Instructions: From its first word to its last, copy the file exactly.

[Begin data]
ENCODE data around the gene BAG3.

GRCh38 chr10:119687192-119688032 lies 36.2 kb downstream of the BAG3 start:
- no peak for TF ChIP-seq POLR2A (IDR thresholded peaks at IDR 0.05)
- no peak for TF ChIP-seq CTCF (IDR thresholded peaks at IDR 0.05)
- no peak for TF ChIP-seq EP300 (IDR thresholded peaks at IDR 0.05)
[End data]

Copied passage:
ENCODE data around the gene BAG3.

GRCh38 chr10:119687192-119688032 lies 36.2 kb downstream of the BAG3 start:
- no peak for TF ChIP-seq POLR2A (IDR thresholded peaks at IDR 0.05)
- no peak for TF ChIP-seq CTCF (IDR thresholded peaks at IDR 0.05)
- no peak for TF ChIP-seq EP300 (IDR thresholded peaks at IDR 0.05)